Orson Scott Card recently made ripples with his recent column on his experience listening to a “new” LDS album, and the dire state of current LDS music. While I’ve heard these sentiments from many individuals, it usually takes a respected name like Orson Scott Card to point out that the Emperor has no clothes, and it’s not a moment too soon.
Most of the singers sounded as if they were talking down to Primary children.
You know what I mean: that smiley, condescending tone that used to be heard, not just in Primary, but in Relief Society meetings as well. For many years, it was the oh-so-special accent of LDS women in public discourse.
(I think it ended the first time Sheri Dew spoke in general conference. It’s as if LDS women heard her and thought: “Oh, now we can talk like grownups.”)That tone of voice did not translate very well to singing — it undercut the credibility of every word they sang. We called them “smile singers” and never played the CDs again.
I had noticed something else as well. Most of them had song after song that was intended to bear their testimony or teach a doctrine. They were trying to say something important. But there was no attention to the art of diction.
There are words that are weak or even ridiculous when sung, rhymes that make the listener wince — and, with all the fervor of their hearts, they used them regularly, arousing something between pity and embarrassment.
But I could understand it — these young Mormon singers were inventing a new genre, and had neither precedents nor standards.
I remember serving my mission from ’04 to ’06 and being exposed for the first time to so-called “LDS music,” featured on EFY albums, and being astonished beyond all measure. Growing up in an area of the world with very few Latter-day Saints, I was unfamiliar with this particular genre, and it was like a bucket of ice water over my head. Or rather, it was like a mixture of ice water and the LDS equivalent of David Lee Roth doing bluegrass covers of Van Halen songs (quite a bit of, “Wait, is this for real?”).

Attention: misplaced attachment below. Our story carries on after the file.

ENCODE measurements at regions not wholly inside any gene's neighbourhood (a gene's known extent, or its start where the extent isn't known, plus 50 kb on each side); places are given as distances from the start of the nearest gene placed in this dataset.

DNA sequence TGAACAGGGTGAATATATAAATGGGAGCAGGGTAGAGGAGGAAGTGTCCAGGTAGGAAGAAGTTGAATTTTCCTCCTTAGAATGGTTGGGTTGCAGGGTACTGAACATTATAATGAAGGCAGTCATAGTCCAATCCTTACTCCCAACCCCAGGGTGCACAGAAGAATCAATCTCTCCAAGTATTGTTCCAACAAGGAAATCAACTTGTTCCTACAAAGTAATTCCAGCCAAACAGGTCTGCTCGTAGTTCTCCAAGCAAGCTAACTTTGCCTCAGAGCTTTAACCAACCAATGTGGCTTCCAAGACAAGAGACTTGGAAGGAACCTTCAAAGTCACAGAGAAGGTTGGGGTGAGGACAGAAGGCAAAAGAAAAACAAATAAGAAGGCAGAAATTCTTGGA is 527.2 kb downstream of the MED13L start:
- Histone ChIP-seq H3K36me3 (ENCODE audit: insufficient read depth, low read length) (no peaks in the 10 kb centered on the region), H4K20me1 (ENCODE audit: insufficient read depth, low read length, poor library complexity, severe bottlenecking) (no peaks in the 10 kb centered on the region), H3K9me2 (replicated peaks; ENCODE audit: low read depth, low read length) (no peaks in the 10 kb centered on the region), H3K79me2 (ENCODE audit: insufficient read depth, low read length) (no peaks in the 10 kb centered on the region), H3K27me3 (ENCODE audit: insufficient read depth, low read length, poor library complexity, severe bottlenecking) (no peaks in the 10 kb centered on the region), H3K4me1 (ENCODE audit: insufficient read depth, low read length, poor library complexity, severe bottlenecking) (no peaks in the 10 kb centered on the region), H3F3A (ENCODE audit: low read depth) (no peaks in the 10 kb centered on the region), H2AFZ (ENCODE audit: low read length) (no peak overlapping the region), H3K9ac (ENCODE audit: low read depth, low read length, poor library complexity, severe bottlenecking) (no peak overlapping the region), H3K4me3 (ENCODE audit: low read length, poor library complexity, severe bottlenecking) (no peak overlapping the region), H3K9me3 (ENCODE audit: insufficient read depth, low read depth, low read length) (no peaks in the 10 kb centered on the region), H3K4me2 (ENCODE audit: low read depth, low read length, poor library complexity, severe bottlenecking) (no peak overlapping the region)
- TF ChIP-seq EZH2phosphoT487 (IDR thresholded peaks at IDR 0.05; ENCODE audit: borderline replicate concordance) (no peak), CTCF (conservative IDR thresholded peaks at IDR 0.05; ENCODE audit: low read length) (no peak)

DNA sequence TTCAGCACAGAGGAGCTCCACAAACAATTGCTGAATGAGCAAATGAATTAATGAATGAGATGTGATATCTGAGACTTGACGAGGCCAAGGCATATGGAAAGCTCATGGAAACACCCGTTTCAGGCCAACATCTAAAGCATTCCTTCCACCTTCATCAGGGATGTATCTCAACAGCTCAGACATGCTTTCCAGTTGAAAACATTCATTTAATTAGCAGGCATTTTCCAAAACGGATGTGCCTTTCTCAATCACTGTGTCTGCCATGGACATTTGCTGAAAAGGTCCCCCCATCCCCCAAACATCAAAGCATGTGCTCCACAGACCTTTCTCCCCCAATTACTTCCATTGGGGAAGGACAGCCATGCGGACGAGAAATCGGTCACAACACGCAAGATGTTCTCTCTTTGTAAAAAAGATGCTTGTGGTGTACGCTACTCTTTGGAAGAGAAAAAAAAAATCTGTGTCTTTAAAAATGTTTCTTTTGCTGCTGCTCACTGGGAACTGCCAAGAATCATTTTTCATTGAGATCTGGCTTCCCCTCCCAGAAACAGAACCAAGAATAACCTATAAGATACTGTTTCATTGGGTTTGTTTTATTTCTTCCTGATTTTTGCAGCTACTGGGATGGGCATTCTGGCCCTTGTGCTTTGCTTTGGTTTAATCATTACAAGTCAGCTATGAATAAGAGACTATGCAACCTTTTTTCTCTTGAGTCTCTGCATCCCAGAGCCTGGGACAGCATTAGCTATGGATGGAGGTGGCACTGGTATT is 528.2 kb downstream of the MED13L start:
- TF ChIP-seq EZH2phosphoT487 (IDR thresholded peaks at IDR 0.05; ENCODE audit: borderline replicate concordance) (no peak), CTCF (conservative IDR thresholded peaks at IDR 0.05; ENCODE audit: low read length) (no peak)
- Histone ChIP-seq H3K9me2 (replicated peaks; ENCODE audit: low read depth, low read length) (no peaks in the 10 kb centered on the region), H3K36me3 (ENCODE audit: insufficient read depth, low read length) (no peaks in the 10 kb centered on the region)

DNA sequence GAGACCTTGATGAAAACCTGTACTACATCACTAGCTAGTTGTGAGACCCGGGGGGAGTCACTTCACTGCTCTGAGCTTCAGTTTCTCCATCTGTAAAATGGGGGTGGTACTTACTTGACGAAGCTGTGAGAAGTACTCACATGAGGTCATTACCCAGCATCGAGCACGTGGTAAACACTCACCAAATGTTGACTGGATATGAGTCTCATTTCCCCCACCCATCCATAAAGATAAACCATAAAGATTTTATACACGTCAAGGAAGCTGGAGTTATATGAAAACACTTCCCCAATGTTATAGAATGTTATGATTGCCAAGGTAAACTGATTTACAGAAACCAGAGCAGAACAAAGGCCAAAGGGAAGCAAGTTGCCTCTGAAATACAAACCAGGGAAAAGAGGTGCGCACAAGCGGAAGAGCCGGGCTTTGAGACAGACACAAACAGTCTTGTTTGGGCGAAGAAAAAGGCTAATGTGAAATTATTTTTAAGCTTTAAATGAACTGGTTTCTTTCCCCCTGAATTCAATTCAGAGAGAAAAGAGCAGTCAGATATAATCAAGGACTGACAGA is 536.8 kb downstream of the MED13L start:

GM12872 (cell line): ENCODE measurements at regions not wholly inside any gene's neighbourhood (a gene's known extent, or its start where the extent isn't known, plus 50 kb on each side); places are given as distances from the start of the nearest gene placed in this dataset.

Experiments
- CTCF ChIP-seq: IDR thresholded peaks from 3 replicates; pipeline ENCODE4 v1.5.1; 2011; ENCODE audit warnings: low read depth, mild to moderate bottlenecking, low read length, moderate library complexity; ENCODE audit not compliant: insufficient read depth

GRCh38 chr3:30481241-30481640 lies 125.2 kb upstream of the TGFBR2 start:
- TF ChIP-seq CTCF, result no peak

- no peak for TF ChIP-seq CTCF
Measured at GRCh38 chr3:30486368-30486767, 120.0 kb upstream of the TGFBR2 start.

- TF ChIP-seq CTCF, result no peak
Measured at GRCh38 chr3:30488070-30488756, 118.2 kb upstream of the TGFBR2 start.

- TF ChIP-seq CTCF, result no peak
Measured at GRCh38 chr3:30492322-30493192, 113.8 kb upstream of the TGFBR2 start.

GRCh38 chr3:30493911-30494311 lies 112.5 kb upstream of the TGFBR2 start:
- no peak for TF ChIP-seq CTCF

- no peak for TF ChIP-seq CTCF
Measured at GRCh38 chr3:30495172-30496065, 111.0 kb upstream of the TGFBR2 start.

The thing that really irked me, though, was that when I pointed out the obvious deficiencies in the lyrics and structures of these songs, all the other missionaries completely failed to see what I was talking about. It suddenly made sense to me why Yellowcard and Dashboard Confessional were so popular in Utah.
And it wasn’t that they were saying the wrong things. It was just that they were saying the right things in such a banal and unchallenging way that absolutely no responsibility was left with the listener to understand what the singer was saying. It was as if the lyrics to these songs were being copied out of Primary children’s books, in order to appeal to the “weak” and “weakest” of listeners. Is this really what we’re trying to do with our music? I found that the real sincerity, and the place where real LDS members were saying real things (and by real I mean unpolished interactions of LDS theology and thought with… real life) was in “secular” music written by LDS musicians. Bands like Low and Good Morning Passenger and artists like Young Sim. This is why I started Linescratchers (shameless self-promotion), to interview and promote LDS musicians who exist in the “real world.”
That isn’t to say I’ve given up on LDS music, because I haven’t. I think it will take some work and some great innovation for new LDS musicians to 1) “break” the current LDS Music World and somehow convince the Powers That Be that there is merit in more challenging works, that there is responsibility on the part of the promoters of our music, and that there is money to be made in it as well, 2) challenge themselves by introducing into their music the diction and articulation of the greatest of English poetry, literature, and lyrics, and 3) risk writing music like this before current LDS listeners have the capacity to process it. It will take a few years for the gears to get turning.
And I also don’t wish to sound condescending, so forgive me if, in my overzealousness, I cross that line. I don’t wish to implicitly state that LDS listeners aren’t capable of comprehending finer language in music, but I have to admit, I’m not sure they’re used to it. It will take a few years for the Renaissance to occur because listeners must be exposed to a higher art form, understand why they need it, and then understand it. This is not easy for any population or culture. But I think we’re long overdue for it and there is a generation of musicians ready for the challenge, and if we do pursue this course, the finer lyricists and poets won’t be so ready to “escape” LDS Music World just yet.